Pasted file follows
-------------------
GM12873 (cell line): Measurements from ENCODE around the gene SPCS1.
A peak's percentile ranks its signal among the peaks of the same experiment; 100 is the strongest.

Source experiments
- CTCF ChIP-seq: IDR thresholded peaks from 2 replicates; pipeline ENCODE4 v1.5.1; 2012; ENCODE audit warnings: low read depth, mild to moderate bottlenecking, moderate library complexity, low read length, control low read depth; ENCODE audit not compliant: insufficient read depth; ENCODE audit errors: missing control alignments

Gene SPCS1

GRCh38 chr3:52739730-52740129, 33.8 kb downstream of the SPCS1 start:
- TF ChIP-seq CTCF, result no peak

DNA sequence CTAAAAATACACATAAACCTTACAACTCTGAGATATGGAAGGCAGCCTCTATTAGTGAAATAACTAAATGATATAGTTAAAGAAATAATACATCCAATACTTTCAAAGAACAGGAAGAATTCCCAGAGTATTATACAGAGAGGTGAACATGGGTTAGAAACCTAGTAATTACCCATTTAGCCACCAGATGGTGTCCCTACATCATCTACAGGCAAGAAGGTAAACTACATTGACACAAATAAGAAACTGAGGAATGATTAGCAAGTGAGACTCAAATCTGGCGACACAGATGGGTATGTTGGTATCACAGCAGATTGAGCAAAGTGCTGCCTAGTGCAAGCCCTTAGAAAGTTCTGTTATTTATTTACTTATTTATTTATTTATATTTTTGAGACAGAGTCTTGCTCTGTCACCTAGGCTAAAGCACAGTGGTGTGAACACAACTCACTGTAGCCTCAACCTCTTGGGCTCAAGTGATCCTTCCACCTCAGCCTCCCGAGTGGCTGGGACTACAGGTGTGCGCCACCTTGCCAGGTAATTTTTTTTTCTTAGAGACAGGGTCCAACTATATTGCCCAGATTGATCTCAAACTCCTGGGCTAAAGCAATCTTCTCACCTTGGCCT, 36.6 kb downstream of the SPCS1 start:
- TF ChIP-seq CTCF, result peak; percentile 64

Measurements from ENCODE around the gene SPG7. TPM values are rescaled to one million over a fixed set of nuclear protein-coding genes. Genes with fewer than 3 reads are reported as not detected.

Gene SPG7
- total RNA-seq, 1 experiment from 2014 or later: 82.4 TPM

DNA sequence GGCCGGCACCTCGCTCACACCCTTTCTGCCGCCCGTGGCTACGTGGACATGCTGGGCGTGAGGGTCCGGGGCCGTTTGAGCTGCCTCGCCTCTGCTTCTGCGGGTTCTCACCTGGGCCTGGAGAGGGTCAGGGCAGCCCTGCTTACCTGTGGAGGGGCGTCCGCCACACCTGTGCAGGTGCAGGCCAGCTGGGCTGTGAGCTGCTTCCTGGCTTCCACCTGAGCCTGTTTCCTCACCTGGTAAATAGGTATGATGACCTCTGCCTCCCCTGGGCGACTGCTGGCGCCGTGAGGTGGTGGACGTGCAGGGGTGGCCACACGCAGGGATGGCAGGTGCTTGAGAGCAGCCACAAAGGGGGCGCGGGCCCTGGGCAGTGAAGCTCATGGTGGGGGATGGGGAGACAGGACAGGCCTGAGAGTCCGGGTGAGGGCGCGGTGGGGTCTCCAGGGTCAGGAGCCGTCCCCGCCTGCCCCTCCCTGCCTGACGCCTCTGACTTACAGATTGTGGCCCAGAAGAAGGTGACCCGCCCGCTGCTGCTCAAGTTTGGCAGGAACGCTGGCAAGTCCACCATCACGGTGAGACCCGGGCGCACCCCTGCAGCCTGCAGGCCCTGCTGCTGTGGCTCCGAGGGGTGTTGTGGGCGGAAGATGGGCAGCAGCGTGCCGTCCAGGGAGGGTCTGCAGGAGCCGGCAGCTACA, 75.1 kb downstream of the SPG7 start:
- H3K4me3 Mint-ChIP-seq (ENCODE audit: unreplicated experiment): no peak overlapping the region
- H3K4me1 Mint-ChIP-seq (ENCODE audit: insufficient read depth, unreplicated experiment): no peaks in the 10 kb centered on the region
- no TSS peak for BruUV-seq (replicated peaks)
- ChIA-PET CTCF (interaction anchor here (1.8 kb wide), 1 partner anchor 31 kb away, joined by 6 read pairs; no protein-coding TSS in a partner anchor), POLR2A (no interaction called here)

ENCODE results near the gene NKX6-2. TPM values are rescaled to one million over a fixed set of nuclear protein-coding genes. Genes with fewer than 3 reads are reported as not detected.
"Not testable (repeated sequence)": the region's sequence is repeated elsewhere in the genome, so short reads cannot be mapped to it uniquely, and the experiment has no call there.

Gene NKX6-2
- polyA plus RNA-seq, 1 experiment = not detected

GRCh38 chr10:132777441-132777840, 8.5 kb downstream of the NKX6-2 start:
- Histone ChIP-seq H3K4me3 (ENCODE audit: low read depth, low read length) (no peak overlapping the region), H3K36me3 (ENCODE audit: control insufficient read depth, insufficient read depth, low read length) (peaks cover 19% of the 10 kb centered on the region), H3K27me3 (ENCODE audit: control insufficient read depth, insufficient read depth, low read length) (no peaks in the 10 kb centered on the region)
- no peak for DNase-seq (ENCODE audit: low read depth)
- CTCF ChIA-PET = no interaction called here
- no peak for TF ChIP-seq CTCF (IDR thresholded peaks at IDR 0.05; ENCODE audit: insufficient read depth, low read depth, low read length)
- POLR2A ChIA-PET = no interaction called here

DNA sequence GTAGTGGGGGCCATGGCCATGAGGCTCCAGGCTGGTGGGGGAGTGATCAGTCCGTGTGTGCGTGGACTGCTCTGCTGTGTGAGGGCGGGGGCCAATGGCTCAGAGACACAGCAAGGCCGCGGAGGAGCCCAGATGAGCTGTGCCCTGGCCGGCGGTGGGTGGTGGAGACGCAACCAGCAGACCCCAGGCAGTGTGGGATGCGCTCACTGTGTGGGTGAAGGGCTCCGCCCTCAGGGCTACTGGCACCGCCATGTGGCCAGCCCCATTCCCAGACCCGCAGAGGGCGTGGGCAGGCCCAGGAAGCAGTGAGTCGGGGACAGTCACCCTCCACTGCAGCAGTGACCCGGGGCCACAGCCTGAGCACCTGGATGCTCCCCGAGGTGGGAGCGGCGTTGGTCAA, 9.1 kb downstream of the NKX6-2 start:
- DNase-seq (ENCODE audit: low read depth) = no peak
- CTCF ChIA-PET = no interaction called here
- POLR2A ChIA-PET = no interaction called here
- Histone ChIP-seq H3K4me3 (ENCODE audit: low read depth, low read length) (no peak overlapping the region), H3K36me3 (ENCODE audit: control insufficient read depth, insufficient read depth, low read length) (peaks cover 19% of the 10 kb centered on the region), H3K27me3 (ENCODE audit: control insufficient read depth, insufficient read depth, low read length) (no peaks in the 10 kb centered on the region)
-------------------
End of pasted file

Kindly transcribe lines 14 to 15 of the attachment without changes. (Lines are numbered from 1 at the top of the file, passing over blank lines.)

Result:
- H3K4me3 Mint-ChIP-seq (ENCODE audit: unreplicated experiment): no peak overlapping the region
- H3K4me1 Mint-ChIP-seq (ENCODE audit: insufficient read depth, unreplicated experiment): no peaks in the 10 kb centered on the region